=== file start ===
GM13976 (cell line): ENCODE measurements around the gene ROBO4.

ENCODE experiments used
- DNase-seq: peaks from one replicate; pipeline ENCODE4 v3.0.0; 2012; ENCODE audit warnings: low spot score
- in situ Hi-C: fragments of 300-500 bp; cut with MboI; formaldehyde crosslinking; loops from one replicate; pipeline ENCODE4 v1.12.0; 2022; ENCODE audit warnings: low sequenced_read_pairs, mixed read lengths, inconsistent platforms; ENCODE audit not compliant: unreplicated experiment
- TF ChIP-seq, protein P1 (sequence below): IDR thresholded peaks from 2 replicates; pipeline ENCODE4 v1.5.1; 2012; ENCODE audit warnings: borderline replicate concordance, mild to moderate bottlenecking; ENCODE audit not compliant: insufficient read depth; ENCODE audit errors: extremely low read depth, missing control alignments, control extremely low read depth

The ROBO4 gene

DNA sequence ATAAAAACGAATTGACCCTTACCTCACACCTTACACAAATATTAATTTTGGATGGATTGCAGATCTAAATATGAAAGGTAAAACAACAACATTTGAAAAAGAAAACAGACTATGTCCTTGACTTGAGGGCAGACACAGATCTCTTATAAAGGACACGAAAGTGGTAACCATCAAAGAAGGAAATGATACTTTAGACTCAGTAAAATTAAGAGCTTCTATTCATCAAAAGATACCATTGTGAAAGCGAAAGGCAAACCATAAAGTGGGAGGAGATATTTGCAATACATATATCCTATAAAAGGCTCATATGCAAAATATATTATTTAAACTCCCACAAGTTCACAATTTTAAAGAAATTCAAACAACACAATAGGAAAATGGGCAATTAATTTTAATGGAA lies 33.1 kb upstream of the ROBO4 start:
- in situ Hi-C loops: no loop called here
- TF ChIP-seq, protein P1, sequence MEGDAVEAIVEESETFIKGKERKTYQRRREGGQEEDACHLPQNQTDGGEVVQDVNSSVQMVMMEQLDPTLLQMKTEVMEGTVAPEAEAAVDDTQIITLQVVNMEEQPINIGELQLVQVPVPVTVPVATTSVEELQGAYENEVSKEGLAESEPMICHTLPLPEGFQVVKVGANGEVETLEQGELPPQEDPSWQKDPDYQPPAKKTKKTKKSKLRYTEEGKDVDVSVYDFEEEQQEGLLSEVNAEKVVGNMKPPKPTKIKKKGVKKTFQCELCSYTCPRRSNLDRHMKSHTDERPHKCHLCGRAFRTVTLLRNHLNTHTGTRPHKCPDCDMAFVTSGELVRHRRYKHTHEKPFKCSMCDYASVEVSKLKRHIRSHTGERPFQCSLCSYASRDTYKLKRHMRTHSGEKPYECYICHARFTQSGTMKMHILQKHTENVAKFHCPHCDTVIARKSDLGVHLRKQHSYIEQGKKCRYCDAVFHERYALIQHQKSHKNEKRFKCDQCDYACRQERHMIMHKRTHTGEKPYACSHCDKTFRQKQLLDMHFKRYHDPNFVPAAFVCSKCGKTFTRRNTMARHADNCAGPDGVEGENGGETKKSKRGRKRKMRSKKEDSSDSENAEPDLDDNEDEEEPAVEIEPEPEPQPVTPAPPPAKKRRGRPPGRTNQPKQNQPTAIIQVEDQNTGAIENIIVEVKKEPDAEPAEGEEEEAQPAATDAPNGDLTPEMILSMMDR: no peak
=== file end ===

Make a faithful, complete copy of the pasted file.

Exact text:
GM13976 (cell line): ENCODE measurements around the gene ROBO4.

ENCODE experiments used
- DNase-seq: peaks from one replicate; pipeline ENCODE4 v3.0.0; 2012; ENCODE audit warnings: low spot score
- in situ Hi-C: fragments of 300-500 bp; cut with MboI; formaldehyde crosslinking; loops from one replicate; pipeline ENCODE4 v1.12.0; 2022; ENCODE audit warnings: low sequenced_read_pairs, mixed read lengths, inconsistent platforms; ENCODE audit not compliant: unreplicated experiment
- TF ChIP-seq, protein P1 (sequence below): IDR thresholded peaks from 2 replicates; pipeline ENCODE4 v1.5.1; 2012; ENCODE audit warnings: borderline replicate concordance, mild to moderate bottlenecking; ENCODE audit not compliant: insufficient read depth; ENCODE audit errors: extremely low read depth, missing control alignments, control extremely low read depth

The ROBO4 gene

DNA sequence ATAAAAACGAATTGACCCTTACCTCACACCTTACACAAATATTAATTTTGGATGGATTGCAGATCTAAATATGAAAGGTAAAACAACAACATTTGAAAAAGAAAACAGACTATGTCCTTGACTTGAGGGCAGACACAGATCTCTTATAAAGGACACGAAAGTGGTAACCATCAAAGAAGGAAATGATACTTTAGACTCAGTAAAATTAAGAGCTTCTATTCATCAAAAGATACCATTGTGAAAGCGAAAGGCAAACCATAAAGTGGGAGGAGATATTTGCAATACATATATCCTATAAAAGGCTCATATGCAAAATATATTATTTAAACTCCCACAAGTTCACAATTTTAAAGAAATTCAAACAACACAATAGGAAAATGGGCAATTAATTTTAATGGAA lies 33.1 kb upstream of the ROBO4 start:
- in situ Hi-C loops: no loop called here
- TF ChIP-seq, protein P1, sequence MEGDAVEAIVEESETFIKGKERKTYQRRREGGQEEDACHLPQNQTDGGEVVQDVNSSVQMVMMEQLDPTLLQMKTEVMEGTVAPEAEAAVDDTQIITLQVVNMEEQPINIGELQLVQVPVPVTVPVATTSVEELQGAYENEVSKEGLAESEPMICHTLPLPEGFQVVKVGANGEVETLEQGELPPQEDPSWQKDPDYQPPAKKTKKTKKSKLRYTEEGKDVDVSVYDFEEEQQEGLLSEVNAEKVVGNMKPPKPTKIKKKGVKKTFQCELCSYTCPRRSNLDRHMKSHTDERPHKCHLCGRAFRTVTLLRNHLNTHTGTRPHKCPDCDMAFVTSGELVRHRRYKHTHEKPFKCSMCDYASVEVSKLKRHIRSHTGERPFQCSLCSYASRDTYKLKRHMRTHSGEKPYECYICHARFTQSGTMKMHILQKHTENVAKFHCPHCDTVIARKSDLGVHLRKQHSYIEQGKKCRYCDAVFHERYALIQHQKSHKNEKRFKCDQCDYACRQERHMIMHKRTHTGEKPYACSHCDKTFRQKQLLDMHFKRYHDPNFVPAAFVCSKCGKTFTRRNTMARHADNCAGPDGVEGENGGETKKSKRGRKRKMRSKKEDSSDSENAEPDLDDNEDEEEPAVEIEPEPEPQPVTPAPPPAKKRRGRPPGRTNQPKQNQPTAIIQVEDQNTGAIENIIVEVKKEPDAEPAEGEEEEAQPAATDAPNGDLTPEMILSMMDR: no peak